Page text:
One of the examples is how two coworkers get into a conversation that eventually grows into a heated argument. Roberts says that if you want to change the way you react emotionally, start by accepting your past behavior and using that to define how you want to behave and react in the future. She identifies it as a learning curve that takes conscious practice but once you have it, you’ll be able to control your emotional reactions even in a contentious moment.
2. You learn real tips for practicing empathy every day.
Putting yourself in someone else’s shoes sounds a lot easier than it actually is, but it’s so crucial: The course emphasizes that the ability to empathize with others is a key predictor of emotional intelligence — and, subsequently, strong relationships with other people.
Just like any other skill, cultivating empathy takes practice. Roberts breaks it down into two steps. One, she says, is to ask the other person questions to learn how they’re processing the situation or the impact it’s having on them. If you don’t have the opportunity to ask questions, you can also take a step back and imagine the possibilities of how they may think and feel.
The other step is to offer support and understanding — without assuming you have the answers the other person requires. You may not be able to solve the situation or change it for them, but it’s important that the person knows that you’re actively listening and trying to understand them.
3. The course teaches you how to collect and handle honest feedback to build stronger relationships.
Roberts addressed how we often wonder about how others view and think about us, which resonated with me; when I’m working in a team, I always wonder if others understand my approach and intentions. Roberts says that the key to understanding how others perceive you is to ask for their feedback.
Feedback can go two ways: The fear of receiving negative responses can influence your emotional reactions and self-esteem — or, you can appreciate and use feedback to grow. If you want to get feedback, Roberts promotes a review-refine-repeat process, where you review how you’re perceived, refine and make tweaks to make sure you come across in an empathetic way, and repeat the process again and again.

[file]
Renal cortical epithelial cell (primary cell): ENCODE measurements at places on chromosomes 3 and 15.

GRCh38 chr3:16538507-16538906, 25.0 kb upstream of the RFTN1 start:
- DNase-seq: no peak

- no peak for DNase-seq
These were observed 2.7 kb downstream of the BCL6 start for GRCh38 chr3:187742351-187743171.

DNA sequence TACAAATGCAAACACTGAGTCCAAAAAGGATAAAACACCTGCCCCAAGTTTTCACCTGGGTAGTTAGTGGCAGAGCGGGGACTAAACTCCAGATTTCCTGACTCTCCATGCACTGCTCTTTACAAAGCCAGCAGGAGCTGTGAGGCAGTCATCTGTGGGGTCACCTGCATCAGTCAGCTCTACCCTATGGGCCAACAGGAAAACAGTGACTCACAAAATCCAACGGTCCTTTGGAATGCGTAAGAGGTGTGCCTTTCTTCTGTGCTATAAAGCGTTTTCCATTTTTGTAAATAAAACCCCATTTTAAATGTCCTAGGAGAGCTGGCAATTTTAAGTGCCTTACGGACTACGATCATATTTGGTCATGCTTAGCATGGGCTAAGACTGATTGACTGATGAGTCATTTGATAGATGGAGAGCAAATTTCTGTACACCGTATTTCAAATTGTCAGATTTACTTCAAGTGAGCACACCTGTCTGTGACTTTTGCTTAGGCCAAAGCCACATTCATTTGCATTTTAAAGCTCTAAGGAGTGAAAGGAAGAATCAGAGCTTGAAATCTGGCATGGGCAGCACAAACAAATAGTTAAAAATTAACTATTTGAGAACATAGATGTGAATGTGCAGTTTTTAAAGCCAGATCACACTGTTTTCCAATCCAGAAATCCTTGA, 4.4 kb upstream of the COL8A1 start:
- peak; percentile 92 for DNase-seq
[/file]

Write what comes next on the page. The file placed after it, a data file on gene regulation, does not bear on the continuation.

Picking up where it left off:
I recently took Roberts’ advice and asked a few of my colleagues for feedback on a group project for work. The main feedback I received was that sometimes, I prolong conversations so much that I don’t get to the point quickly. While this may be okay for informal banter, it can really hold up the team when it comes to important business decisions. I now practice being more concise and impactful in my communication so I can make this into a habit. I found that doing this not only impacted my EQ, but helped me become better at building relationships and communicating effectively.
The bottom line
Even though I did not know much about EQ prior to this course, I was surprised by how much I learned over the few weeks. This class doesn’t just teach you how to develop your EQ – it also shows you how to strengthen your connections and feel more satisfied with your day-to-day life. By the end of the course, you’ll be able to identify what EQ is and how to achieve it with research-backed psychological tips, such as managing your mindset and becoming more empathetic. Personally, it’s helped me strengthen my relationships and ask for feedback to grow.